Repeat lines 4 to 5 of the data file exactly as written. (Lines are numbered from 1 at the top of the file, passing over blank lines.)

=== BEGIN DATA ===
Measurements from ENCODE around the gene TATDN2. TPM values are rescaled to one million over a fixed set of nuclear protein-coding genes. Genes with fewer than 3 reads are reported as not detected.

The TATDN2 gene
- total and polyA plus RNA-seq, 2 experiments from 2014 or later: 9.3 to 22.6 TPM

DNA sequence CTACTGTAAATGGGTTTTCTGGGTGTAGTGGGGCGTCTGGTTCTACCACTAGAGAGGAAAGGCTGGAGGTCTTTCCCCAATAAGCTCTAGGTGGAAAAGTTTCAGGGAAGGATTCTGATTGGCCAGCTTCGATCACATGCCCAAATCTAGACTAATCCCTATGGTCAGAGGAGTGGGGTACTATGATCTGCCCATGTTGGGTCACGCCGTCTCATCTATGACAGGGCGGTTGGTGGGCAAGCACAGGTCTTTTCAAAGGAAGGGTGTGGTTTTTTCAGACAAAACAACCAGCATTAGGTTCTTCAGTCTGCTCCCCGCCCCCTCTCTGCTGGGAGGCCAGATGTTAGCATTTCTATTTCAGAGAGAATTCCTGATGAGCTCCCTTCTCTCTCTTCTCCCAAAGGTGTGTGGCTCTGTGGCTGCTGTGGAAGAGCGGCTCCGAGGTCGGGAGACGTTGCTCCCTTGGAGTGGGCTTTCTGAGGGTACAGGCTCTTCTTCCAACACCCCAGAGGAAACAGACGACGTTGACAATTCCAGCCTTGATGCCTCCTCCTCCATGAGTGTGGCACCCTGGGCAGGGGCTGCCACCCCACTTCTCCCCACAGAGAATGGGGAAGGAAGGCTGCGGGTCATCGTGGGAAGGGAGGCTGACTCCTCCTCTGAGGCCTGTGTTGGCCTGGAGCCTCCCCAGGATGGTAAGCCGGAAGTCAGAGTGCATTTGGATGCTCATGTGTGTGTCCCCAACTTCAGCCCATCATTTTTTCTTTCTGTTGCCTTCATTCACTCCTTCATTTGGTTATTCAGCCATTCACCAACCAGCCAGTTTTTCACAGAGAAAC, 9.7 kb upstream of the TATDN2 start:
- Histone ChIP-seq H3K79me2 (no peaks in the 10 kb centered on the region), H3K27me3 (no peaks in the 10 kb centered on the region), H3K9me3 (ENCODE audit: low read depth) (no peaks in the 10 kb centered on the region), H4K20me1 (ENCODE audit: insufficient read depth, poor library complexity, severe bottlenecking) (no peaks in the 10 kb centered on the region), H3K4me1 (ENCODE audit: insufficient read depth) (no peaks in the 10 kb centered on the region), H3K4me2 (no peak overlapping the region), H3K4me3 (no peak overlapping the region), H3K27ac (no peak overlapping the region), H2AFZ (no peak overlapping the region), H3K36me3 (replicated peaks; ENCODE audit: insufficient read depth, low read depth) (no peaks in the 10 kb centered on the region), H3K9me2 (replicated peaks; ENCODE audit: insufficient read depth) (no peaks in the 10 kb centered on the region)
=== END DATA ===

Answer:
DNA sequence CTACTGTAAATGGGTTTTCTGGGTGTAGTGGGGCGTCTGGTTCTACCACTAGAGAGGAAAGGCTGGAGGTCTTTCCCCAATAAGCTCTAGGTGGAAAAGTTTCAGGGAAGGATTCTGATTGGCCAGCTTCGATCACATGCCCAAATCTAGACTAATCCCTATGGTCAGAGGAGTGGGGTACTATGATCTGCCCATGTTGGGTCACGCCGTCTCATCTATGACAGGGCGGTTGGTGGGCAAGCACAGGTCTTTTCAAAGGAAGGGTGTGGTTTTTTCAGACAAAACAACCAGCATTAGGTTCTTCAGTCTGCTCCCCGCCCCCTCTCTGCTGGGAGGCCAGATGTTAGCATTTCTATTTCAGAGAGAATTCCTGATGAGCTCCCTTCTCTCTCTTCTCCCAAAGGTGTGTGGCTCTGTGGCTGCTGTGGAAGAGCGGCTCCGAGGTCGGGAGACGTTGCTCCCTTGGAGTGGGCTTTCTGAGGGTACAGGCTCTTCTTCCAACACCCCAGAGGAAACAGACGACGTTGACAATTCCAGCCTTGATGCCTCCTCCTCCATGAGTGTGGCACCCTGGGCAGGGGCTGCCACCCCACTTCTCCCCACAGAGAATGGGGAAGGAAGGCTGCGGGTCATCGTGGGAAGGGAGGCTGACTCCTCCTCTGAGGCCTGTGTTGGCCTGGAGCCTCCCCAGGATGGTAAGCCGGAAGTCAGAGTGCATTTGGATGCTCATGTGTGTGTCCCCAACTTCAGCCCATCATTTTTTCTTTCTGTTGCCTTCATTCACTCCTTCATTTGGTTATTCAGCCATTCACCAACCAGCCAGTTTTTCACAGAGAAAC, 9.7 kb upstream of the TATDN2 start:
- Histone ChIP-seq H3K79me2 (no peaks in the 10 kb centered on the region), H3K27me3 (no peaks in the 10 kb centered on the region), H3K9me3 (ENCODE audit: low read depth) (no peaks in the 10 kb centered on the region), H4K20me1 (ENCODE audit: insufficient read depth, poor library complexity, severe bottlenecking) (no peaks in the 10 kb centered on the region), H3K4me1 (ENCODE audit: insufficient read depth) (no peaks in the 10 kb centered on the region), H3K4me2 (no peak overlapping the region), H3K4me3 (no peak overlapping the region), H3K27ac (no peak overlapping the region), H2AFZ (no peak overlapping the region), H3K36me3 (replicated peaks; ENCODE audit: insufficient read depth, low read depth) (no peaks in the 10 kb centered on the region), H3K9me2 (replicated peaks; ENCODE audit: insufficient read depth) (no peaks in the 10 kb centered on the region)